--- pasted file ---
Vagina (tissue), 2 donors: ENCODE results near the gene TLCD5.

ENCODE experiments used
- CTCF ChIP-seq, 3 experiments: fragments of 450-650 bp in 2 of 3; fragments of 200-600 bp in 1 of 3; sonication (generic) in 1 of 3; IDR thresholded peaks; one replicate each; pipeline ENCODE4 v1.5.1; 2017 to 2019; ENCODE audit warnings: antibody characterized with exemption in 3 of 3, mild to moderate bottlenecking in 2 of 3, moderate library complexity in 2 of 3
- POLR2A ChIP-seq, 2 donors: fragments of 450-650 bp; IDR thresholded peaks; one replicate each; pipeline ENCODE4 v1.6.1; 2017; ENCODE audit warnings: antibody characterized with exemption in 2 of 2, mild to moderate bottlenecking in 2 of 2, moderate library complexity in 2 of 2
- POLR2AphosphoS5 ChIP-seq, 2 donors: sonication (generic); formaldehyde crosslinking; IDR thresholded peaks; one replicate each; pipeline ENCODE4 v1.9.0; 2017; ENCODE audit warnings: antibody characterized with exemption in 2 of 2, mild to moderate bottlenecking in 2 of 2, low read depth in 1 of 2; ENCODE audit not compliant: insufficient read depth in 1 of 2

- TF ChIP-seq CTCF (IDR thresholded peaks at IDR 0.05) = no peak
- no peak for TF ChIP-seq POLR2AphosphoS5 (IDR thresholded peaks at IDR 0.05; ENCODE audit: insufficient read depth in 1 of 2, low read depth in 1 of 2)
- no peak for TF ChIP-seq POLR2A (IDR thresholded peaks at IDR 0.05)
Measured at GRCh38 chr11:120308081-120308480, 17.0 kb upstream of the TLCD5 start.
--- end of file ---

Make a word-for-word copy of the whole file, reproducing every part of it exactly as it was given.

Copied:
Vagina (tissue), 2 donors: ENCODE results near the gene TLCD5.

ENCODE experiments used
- CTCF ChIP-seq, 3 experiments: fragments of 450-650 bp in 2 of 3; fragments of 200-600 bp in 1 of 3; sonication (generic) in 1 of 3; IDR thresholded peaks; one replicate each; pipeline ENCODE4 v1.5.1; 2017 to 2019; ENCODE audit warnings: antibody characterized with exemption in 3 of 3, mild to moderate bottlenecking in 2 of 3, moderate library complexity in 2 of 3
- POLR2A ChIP-seq, 2 donors: fragments of 450-650 bp; IDR thresholded peaks; one replicate each; pipeline ENCODE4 v1.6.1; 2017; ENCODE audit warnings: antibody characterized with exemption in 2 of 2, mild to moderate bottlenecking in 2 of 2, moderate library complexity in 2 of 2
- POLR2AphosphoS5 ChIP-seq, 2 donors: sonication (generic); formaldehyde crosslinking; IDR thresholded peaks; one replicate each; pipeline ENCODE4 v1.9.0; 2017; ENCODE audit warnings: antibody characterized with exemption in 2 of 2, mild to moderate bottlenecking in 2 of 2, low read depth in 1 of 2; ENCODE audit not compliant: insufficient read depth in 1 of 2

- TF ChIP-seq CTCF (IDR thresholded peaks at IDR 0.05) = no peak
- no peak for TF ChIP-seq POLR2AphosphoS5 (IDR thresholded peaks at IDR 0.05; ENCODE audit: insufficient read depth in 1 of 2, low read depth in 1 of 2)
- no peak for TF ChIP-seq POLR2A (IDR thresholded peaks at IDR 0.05)
Measured at GRCh38 chr11:120308081-120308480, 17.0 kb upstream of the TLCD5 start.